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To assess the impact of state laws requiring or encouraging employers to establish “section 125” cafeteria plans that shelter employees' premium contributions from tax.
Available descriptive statistics, 65 key-informant interviews, and relevant documents in study states and nationally, 2008–2009.
Case studies were conducted in Indiana, Massachusetts, and Missouri—three states adopting laws in 2007. Descriptive quantitative information came from insurers, regulators, and surveys of employers. In each state, 15–17 semistructured but open-ended interviews were conducted with insurance agents, insurers, government officials, and third-party administration firms, and 29 informed sources were interviewed from a national perspective or other states. Key informants were selected based on their known or reported experience, in a “snowball” fashion until saturation was reached. Interview notes were coded for systematic analysis. Finally, relevant rulings, brochures, instructions, marketing materials, and other documents were collected and analyzed.
Despite the potential for substantial cost savings, use of section 125 plans to purchase individual insurance remained low in these states after 1 or 2 years. Absent a mandate, few employers were strongly motivated to offer these plans in order to retain an adequate workforce, and uncertainty about federal legality deterred doing so. For smaller employers, benefits to owners did not outweigh administrative complexities. Nevertheless, few downsides were found to states mandating or encouraging these plans. In particular, there is little evidence that many employers dropped group coverage as a result.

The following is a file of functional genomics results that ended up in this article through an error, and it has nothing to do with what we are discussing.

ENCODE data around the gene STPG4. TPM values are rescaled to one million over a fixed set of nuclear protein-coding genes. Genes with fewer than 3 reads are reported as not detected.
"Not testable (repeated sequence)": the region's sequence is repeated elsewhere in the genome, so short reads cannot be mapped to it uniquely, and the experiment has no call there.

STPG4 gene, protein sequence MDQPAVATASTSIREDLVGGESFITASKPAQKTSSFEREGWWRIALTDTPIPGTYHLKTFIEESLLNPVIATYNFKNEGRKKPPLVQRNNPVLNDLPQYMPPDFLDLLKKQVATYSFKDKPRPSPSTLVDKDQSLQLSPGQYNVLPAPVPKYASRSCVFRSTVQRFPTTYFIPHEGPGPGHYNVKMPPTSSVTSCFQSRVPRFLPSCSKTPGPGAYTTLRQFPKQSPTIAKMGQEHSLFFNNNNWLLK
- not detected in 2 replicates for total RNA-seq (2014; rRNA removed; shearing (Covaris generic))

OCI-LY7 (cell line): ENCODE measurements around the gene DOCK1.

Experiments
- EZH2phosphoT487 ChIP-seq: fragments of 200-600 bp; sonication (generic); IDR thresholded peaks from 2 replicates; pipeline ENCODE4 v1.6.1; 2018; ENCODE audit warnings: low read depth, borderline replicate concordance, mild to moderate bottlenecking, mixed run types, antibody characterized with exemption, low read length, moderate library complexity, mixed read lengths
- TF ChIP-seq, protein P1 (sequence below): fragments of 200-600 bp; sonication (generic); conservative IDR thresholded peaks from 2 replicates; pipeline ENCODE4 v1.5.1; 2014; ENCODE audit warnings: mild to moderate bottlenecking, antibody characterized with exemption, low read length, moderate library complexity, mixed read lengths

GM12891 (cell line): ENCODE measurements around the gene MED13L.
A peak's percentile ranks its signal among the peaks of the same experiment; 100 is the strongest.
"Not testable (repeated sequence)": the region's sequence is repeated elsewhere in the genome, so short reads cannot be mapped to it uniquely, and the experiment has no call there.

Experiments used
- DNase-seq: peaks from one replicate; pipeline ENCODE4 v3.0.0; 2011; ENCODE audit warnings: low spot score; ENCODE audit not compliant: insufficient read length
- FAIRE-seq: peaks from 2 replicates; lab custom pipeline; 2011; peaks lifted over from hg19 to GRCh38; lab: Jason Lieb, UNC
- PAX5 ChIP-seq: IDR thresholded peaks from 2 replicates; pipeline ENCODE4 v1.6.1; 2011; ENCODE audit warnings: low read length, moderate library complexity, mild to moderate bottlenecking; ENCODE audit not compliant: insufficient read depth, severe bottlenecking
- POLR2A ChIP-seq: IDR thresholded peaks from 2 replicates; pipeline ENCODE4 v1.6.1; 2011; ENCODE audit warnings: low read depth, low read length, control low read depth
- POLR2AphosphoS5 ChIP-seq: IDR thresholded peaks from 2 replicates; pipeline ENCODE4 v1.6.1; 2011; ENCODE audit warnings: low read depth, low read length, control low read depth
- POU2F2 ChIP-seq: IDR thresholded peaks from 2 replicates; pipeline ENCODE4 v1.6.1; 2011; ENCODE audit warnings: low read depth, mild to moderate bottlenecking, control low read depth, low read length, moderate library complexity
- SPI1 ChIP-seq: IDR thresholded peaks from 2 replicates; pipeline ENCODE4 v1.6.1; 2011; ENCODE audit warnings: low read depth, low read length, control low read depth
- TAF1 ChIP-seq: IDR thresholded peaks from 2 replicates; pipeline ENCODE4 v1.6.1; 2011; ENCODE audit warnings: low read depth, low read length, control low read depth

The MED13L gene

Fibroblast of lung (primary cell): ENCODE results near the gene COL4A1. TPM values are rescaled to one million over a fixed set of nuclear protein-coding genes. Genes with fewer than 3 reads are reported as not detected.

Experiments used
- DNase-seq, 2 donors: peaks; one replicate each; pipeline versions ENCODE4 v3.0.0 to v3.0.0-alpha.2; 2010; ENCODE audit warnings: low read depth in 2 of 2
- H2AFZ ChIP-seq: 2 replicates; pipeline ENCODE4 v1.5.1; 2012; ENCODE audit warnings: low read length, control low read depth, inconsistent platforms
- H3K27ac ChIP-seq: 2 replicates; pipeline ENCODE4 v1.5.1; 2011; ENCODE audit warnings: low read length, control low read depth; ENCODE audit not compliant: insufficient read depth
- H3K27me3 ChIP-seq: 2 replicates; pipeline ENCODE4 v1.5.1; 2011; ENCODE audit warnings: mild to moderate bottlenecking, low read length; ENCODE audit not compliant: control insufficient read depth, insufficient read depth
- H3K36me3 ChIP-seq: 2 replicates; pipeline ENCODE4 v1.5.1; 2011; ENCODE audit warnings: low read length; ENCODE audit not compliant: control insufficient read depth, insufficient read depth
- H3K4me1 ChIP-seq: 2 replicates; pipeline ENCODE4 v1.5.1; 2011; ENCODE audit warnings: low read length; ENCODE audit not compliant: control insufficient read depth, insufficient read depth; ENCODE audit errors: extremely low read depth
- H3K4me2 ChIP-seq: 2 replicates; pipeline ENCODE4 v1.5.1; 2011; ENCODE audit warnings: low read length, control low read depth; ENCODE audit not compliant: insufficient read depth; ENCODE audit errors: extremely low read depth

Section 125 plans remain a limited tool for states to reduce the inequitable tax treatment of individually purchased insurance, but a complete remedy requires reform of federal tax law.
The Patient Protection and Accountable Care Act of 2010 (PPACA) fundamentally changed much about the way health insurance is bought and paid for, but one thing it left unchanged is how individual (nongroup) insurance is taxed. Widespread opinion (among health economists and others) holds that it is inefficient and inequitable to exclude from taxable income employer-sponsored premiums but not individually paid premiums. As PPACA does not change this key feature of tax law, it remains a potential concern for states in the implementation of reforms.